It’s not everyday that we get to feature a home that is between 300 and 400 years old, but such is the case for the home of , whose cottage sits in a little hamlet of six ancient properties in Northumberland National Park (northeast England, not far from the Scottish borders). Granted, the house has had some work and has about doubled in size since Di and her husband first purchased it as a weekend retreat in 1997. In 2008, after two years of waiting for planning permission, they extended it, making a huge open-plan space, and it became their permanent home. The two windows in the lounge look over the Tyne Valley, and Di says it’s like having two ever-changing oil paintings on the wall. As for the style, the cottage is an eclectic mix of old and new with a combination of items from their old business, inherited pieces from their parents, pieces from their current business and numerous antiques collected over the years. I love how Di puts it: “It is very important to both of us that our home reflects our lives past and present.” Thanks, Di! —
Photos by .
Image above: Our bedroom sits in the eaves of the cottage in the new extension. Everything had to comply with the strict rules of the National Park and even had to have barn-style roof lights in the upstairs ceilings. The huge chandelier came from our city home, and the bed cover was found in a brocante in the south of France and for many years was used as a curtain before an expert told me it was a bedspread. Never too old to learn!
Image above: The breakfast bar that separates the kitchen from the dining area is made from a tree trunk found in the forest that surrounds us and the bar itself is a huge piece of African padouk, which is one of the hardest woods in the world. The bar is held up by some spare spindles from our spiral staircase.
Image above: The bathroom is in the old part of the cottage, and we love that the bath and basin at are odds with that, as they are ultra-modern. They are made from a soft polypropylene material and have lights inside a double skin. So, uniquely, we light our bathroom with them at night. The bath gets softer when filled with hot water so is an extra comfortable place to relax.
CLICK HERE for the rest of Di’s house tour after the jump!
Image above: In a corner of our bedroom, we have a little French daybed given to us by a good friend in Paris. Each of our grandchildren has slept in this little bed at some time. We found the bolster and cushion on a street corner in the Bois du Boulogne in Paris, in a bag with one other accompanied by a note saying, “please take these.” Who could resist? The Hermes boxes do contain a collection of Hermes scarves, I am pleased to say.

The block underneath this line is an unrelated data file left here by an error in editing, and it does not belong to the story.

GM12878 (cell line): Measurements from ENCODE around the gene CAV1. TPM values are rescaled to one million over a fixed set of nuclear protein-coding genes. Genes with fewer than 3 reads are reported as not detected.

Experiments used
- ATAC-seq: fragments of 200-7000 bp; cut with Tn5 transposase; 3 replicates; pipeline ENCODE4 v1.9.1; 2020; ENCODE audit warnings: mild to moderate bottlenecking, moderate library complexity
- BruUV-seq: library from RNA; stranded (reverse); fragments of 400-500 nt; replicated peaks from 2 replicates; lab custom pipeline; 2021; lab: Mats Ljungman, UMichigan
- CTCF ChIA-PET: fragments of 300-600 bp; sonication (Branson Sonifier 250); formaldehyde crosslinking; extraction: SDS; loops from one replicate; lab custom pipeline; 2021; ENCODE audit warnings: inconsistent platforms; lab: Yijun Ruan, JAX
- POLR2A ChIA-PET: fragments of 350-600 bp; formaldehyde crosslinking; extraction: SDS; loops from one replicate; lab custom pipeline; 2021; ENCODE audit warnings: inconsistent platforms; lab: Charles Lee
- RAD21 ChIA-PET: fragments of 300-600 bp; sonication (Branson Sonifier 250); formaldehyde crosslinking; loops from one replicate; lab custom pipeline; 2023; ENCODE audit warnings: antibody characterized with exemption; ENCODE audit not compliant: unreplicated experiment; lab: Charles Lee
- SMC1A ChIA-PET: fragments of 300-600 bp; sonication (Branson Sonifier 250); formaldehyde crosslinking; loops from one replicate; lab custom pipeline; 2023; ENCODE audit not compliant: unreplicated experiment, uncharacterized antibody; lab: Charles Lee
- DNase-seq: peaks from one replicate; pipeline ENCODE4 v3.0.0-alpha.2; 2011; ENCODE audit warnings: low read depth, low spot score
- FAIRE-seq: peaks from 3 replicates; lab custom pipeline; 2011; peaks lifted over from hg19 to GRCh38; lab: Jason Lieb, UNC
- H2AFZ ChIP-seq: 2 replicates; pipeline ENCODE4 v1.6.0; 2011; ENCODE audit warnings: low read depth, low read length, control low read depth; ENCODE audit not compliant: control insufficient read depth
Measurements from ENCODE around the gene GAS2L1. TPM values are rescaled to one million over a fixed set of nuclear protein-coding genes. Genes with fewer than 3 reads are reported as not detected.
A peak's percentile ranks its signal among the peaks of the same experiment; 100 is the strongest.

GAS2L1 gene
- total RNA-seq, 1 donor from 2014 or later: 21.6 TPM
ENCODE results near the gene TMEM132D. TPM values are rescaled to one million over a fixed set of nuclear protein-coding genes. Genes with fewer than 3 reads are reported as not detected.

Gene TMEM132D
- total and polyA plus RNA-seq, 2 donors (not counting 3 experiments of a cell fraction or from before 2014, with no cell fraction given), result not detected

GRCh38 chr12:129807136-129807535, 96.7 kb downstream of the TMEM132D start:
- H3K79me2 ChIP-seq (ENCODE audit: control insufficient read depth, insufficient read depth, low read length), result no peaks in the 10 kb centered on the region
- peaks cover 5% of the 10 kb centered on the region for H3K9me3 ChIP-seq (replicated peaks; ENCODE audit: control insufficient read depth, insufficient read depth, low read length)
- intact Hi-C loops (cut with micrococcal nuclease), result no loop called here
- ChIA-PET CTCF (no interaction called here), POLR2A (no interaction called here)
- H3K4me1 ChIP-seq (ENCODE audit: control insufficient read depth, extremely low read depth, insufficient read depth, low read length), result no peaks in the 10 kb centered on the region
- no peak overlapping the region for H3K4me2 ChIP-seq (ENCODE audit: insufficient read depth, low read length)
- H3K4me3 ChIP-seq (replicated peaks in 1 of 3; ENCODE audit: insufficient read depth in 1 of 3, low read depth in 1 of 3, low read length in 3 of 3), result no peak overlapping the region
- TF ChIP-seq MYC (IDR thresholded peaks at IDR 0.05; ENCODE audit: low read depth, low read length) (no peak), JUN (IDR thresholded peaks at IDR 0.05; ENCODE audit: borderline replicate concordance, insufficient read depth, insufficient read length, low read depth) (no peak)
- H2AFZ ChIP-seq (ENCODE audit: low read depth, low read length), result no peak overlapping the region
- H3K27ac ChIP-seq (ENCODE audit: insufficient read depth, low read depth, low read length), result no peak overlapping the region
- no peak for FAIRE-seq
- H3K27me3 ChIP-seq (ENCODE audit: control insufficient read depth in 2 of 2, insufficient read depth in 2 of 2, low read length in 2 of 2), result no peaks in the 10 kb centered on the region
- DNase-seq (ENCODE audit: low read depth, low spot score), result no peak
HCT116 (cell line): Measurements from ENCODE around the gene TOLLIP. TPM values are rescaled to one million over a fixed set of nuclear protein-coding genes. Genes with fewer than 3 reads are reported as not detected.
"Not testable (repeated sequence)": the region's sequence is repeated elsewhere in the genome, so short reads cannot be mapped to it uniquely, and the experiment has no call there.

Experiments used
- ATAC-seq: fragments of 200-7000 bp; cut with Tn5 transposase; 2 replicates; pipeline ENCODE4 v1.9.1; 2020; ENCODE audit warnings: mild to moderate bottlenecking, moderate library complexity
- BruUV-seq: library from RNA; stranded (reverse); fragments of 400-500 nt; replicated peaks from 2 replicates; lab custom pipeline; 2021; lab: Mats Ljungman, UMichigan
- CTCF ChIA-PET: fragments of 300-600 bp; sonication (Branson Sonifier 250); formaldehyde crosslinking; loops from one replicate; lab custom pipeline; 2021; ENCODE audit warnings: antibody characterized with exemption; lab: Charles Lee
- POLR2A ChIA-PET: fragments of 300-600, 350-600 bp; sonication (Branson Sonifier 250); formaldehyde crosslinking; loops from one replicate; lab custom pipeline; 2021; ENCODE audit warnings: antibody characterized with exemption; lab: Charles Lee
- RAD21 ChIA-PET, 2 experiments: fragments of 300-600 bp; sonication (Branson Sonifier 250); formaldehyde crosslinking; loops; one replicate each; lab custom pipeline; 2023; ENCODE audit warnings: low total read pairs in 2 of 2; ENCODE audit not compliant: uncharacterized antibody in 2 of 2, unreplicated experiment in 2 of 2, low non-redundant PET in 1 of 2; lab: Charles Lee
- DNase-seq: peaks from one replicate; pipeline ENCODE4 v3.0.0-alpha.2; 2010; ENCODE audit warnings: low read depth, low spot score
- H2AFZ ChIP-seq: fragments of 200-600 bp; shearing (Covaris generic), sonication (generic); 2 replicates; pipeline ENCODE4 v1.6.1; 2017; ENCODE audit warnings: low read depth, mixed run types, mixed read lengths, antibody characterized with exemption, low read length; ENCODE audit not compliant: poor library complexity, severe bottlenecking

Image above: Our guest bedroom is in the old part of the cottage and often becomes a storage area for works in progress from our . Not a problem. We have painted the ancient floorboards white, which has made a huge difference to the light in the room.
Image above: Our dining table and chairs were inherited. Last year I summoned up the courage to paint them. Old cottages like ours can be dark places with low ceilings and deep-set windows, our walls are three-feet thick, so dark furniture can be daunting. This has made a huge difference to the overall look of the open-plan space, as it immediately opened it up.
Image above: The lounge area is split into male and female. The huge D & H came from the sign of an old pub in Northumberland. The D side is mine and is feminine with a French antique sofa, and the H side is Harvey’s with a leather sofa and lots of wood. The came from and is sculpted to show the landscape of Serge Lesage in France with little snowcapped mountains and even has grass growing out of a little meadow.
Image above: The kitchen has a typical look. Finished with the now-famous paint specially mixed for us in France. We have added framed fruit, a vintage breadboard, an old paint palette, etc. etc. to the doors and walls and even painted the fridge black, edged in bronze. We numbered the doors with little enamel signs from , which is not far from us — happily as it is one of our favourite shops.
Image above: The focal point of the cottage is the cast-iron spiral staircase, which we commissioned. The lattice work treads cast a fabulous light onto the wood floor from the roof light that sits in the ceiling above it.
Image above: Coming from a huge Edwardian house in the city to a cottage in the country caused us some problems, as we had huge pieces that we didn’t want to part with. This chandelier was one of our favourites so we figured if we put it in a corner it would work — and it did.
Image above: The cottage sits on the edge of the village green, so we actually have a sunken garden that surrounds us. We sit on the edge of the hill, which gives us those fabulous views. The front part (with the chimney) is the original building. We used the stone from the dry stone walls that used to be the garden walls to build the extension. These were originally from a byre that was attached to the cottage hundreds of years ago. We discovered the floor of the byre when we excavated so effectively we had put back what was originally there.